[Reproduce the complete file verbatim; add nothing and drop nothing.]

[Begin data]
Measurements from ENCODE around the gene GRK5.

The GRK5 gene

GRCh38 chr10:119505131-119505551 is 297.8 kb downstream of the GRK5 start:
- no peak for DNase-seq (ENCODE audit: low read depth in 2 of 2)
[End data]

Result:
Measurements from ENCODE around the gene GRK5.

The GRK5 gene

GRCh38 chr10:119505131-119505551 is 297.8 kb downstream of the GRK5 start:
- no peak for DNase-seq (ENCODE audit: low read depth in 2 of 2)